The users: understanding student needs
A question I sometimes receive is why an advanced certificate does not exist in Web User Experience. The simple answer is that almost no students would pursue that advanced certificate. Perhaps that sounds harsh, but it reflects a fundamental truth about community colleges and their students: the students want a certificate or degree that will get them a job.
Jobs in the web user experience field typically require at least a Bachelor’s degree. Often a Master’s degree is recommended, if not required. Some students will transfer to a four-year school for a Bachelor’s degree, but others are just interested in earning a certificate or an Associate degree, learning enough to change careers, or just taking some classes for their own personal enrichment. In short, few students are on a track that will take them into a career as a web user experience professional. Students find it easier to gain employment as a programmer, graphic designer, multimedia specialist, or project manager after graduation.
Other complicating factors are that user experience work delves into the abstract and conceptual, requires critical analysis to resolve interface and interaction problems, and involves a number of written deliverables. Taken collectively, those are not enjoyable activities for many community college students. Compare the ambiguity present in resolving a user experience problem to resolving a coding problem or a graphical issue with a Photoshop mockup. The phrase “it depends” frequently accompanies user experience recommendations, while solutions for coding or graphic problems tend to be more clear-cut and obvious. Yet these future coders and graphic designers need to understand the basics of user experience so they can step into a more advanced role or communicate effectively with the user experience professional on their team. Therefore some exposure to user experience concepts is both necessary and valuable.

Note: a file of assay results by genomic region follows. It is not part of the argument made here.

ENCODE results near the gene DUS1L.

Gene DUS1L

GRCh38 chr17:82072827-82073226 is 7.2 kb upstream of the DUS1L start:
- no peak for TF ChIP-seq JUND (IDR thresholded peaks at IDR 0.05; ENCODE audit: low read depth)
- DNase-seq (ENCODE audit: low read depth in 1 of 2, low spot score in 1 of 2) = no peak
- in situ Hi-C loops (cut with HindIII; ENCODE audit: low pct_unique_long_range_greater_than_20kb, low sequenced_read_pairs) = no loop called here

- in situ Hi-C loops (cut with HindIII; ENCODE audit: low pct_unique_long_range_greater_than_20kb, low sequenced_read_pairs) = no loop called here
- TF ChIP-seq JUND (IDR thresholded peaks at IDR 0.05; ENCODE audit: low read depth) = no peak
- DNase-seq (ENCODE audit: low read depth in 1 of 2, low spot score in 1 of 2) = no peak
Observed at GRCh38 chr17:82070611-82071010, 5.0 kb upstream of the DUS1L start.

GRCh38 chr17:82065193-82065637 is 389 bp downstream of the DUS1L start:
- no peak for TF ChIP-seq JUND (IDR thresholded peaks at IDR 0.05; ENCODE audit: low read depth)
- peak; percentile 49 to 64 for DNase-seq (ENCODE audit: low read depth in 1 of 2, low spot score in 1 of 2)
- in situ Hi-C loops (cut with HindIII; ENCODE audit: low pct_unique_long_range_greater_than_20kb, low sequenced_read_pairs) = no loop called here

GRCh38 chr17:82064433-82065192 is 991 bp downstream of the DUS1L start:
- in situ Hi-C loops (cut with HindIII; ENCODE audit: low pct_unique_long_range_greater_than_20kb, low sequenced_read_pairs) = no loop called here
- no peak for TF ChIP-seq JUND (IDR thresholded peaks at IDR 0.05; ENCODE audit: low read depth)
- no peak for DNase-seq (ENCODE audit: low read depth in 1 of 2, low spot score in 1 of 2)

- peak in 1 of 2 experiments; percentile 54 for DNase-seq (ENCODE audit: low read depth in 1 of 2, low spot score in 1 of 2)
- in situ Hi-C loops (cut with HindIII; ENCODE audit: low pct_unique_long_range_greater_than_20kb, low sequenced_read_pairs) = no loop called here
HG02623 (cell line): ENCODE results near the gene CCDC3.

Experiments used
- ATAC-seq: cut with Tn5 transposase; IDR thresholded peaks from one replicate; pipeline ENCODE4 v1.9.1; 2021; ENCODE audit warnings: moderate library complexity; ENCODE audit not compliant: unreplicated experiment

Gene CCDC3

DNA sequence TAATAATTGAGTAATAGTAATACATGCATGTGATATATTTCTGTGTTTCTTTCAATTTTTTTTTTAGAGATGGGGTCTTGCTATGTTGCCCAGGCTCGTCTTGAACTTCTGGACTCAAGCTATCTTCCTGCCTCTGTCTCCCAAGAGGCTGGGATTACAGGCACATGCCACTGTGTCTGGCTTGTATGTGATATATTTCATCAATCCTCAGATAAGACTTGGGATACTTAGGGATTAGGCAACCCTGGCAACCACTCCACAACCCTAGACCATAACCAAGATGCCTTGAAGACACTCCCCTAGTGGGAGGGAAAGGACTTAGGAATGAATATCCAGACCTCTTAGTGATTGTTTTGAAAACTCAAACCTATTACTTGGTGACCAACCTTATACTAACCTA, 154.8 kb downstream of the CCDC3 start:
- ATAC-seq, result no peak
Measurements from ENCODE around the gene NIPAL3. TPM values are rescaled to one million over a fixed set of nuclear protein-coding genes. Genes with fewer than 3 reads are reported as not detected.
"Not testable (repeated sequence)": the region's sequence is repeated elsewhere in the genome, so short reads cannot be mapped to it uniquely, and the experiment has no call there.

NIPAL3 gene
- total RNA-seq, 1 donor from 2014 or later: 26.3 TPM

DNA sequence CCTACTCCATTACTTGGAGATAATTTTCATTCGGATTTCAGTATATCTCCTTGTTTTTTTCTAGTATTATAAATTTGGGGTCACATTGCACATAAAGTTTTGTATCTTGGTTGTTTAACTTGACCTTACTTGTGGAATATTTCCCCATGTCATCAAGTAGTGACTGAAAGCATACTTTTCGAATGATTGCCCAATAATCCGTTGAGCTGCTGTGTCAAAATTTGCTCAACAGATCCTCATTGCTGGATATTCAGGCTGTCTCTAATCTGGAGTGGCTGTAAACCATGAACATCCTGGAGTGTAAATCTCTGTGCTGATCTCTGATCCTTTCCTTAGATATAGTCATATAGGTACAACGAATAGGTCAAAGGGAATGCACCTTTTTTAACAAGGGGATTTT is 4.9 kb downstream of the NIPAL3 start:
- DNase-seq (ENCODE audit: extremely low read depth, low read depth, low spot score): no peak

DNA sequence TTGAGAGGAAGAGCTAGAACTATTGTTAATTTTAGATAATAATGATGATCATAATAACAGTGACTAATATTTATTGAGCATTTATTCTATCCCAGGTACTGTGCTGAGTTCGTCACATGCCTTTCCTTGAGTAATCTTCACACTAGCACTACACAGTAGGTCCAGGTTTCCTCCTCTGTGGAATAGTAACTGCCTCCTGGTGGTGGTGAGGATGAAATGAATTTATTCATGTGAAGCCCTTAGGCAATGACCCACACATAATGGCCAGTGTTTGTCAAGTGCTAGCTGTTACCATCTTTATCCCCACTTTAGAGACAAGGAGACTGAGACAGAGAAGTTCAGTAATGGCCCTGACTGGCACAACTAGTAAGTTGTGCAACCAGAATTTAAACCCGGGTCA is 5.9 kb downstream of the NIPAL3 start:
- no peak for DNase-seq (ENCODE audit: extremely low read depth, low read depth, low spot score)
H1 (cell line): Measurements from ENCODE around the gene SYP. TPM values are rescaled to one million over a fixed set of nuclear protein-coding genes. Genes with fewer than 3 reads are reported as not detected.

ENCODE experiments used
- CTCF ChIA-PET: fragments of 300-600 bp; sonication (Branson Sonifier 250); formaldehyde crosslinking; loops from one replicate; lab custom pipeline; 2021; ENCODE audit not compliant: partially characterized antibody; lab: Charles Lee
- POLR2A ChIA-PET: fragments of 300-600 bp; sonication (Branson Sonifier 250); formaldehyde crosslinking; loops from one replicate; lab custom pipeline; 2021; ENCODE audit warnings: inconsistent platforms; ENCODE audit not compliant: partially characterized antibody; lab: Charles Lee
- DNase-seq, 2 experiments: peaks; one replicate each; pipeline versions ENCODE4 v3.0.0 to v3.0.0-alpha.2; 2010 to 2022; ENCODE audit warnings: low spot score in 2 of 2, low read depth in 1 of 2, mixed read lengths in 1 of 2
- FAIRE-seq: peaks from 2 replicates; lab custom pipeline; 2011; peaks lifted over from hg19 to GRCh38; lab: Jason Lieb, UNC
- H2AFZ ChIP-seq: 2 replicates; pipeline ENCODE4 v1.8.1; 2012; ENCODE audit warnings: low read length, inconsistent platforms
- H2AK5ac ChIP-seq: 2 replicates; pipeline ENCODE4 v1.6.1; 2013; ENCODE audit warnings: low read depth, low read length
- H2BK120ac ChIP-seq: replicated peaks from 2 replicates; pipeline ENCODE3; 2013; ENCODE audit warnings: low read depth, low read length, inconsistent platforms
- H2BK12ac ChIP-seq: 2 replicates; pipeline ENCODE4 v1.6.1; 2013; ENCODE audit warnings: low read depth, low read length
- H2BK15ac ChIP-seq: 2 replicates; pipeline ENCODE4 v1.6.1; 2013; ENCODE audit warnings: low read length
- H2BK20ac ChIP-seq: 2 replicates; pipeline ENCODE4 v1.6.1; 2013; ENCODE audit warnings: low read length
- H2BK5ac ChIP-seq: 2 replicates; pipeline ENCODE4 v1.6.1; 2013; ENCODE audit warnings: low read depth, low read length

Structure, organization, and labeling: not just for websites
In structuring the new INP curriculum, we decided to offer three different user experience courses to accommodate learning at each level of the program (certificate, advanced certificate, Associate degree):
- Web Technology Certificate: Designing User Experience I
- Web Professional Advanced Certificate: Designing User Experience II
- Associate Degree: Designing User Experience III (as an elective for the Web Professional and E-Business paths to the Associate degree; E-Business also has Designing User Experience II as an elective)
With this structure every student, regardless of career goals, takes Designing User Experience I. Students pursuing the Web Professional advanced certificate also take Designing User Experience II. If they continue on to the Associate degree, then Designing User Experience III can be taken as an elective. E-Business students can choose both Designing User Experience II and III as electives toward the Associate degree. The Designing User Experience courses must always be taken in the sequence indicated by their numbering.
Choosing a name for these courses proved more difficult than expected. The goal was to arrive at a cross-disciplinary, umbrella label. We needed a label that would encompass the following disciplines:
- Human-Computer Interaction / Usability
- Information Architecture
- Information Design
- Interaction Design